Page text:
Melinda S. LaBranche
Evening Grosbeak. Photograph by Sandy Selesky.
Growing up in Grafton, Massachusetts, we had a huge red maple in our backyard. During winter (perhaps all of them as in my memories, but likely just one) we had day after day of enormous flocks of Evening Grosbeaks (Coccothraustes vespertinus) that seemed to fill that tree. I know we all tried to count them and I recall that I managed to tally at least 100. This is my first memory of counting birds, still a family passion and a lifelong pursuit for me. The winter of 2019 was the first time that I was graced with their presence in Rochester, Massachusetts, from mid-January to May 14. I spent hours avoiding my grading, copyediting, and doing dishes to watch these spectacular birds, numbering 20 to 40 individuals, so uniquely garbed that I thought I was able to distinguish a few individuals from all the rest.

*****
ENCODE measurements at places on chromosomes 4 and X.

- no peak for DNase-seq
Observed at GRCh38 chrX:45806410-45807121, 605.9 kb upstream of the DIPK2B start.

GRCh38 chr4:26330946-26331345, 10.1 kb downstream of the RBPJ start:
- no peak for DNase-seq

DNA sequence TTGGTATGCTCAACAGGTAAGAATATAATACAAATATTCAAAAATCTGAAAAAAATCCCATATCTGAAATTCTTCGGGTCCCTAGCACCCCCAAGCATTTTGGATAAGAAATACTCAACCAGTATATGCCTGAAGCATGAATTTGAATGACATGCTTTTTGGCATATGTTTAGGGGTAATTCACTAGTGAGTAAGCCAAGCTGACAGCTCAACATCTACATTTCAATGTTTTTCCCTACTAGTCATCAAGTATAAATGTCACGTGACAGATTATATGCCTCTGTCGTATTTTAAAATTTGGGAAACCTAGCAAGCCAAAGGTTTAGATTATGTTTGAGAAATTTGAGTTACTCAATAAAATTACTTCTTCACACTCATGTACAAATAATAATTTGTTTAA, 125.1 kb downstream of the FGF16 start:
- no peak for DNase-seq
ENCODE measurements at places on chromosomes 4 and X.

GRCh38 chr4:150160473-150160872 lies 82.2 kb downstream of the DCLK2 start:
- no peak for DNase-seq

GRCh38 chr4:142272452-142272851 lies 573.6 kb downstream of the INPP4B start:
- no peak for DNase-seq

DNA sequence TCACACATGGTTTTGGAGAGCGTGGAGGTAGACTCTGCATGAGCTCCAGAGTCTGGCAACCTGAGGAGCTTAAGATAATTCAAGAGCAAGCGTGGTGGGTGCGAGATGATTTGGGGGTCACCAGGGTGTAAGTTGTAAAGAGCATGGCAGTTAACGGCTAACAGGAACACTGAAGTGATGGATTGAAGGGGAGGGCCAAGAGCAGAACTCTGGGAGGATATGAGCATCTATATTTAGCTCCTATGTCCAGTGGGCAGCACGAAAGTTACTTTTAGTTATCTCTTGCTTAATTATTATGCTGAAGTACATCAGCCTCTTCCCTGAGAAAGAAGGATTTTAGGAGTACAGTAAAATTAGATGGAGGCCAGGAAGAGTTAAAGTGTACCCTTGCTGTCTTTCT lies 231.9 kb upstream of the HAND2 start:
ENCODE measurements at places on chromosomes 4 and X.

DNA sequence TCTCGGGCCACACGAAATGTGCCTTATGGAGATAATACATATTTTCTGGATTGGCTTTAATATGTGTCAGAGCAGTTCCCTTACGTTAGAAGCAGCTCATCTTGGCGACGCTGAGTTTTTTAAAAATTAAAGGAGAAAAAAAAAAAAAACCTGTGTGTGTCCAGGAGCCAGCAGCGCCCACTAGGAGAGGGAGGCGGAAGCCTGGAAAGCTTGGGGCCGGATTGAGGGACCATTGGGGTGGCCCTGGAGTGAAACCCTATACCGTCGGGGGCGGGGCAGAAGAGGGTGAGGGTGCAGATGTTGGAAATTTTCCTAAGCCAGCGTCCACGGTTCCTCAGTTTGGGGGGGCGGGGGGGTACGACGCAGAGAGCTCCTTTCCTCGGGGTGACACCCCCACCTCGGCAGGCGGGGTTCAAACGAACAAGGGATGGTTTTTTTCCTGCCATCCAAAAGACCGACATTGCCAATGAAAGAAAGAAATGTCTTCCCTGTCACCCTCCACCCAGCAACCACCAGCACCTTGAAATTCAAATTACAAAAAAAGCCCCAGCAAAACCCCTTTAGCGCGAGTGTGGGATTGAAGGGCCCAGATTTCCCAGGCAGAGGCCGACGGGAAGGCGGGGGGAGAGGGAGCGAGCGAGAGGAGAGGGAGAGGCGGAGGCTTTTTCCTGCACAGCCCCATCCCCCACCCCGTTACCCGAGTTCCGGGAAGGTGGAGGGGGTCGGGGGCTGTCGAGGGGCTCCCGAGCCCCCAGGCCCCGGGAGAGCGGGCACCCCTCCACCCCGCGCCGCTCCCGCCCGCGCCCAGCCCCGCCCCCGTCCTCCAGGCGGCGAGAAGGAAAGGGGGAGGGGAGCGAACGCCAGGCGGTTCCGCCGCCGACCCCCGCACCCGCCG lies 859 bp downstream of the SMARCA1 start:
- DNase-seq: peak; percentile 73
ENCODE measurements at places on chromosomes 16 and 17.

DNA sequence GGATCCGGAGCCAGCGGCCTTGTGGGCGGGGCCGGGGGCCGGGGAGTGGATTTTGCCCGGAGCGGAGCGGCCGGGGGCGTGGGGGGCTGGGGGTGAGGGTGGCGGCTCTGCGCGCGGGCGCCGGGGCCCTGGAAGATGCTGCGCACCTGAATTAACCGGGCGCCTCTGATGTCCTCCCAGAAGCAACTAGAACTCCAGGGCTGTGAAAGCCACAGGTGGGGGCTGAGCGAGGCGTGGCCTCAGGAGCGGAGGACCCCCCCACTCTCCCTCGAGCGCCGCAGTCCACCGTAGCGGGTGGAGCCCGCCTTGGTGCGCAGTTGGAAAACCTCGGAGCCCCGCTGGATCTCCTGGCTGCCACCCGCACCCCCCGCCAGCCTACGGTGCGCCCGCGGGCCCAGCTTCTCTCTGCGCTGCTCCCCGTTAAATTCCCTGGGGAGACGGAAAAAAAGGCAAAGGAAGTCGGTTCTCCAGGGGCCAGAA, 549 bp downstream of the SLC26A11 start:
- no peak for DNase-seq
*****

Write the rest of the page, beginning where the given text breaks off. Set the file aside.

Evening Grosbeaks, large finches with relatively short tails and big honkin' beaks, were described by Forbush (1929) as "Catbird size but stouter" with bill "sparrow-like, but enormous for size of bird, much larger than that of Pine Grosbeak…" Henry Rowe Schoolcraft sent the type specimen to William Cooper of the Lyceum of Natural History of New York, using the Chippewa name Pashcundamo (or Paushkundamo) meaning berry-breaker (Farrand 1992). And Harrison (2001) notes that birdbanders handling Evening Grosbeaks wear gloves or risk blood flow. Having banded several other finch species, although not Evening Grosbeak, I think I'd still be a bit more wary of a woodpecker's bill.
To view the rest of the article you'll need to subscribe
. Bird Observer publishes original articles on birding locations, on avian populations and natural history, on regional rarities, field notes, field records, photographs, and art work.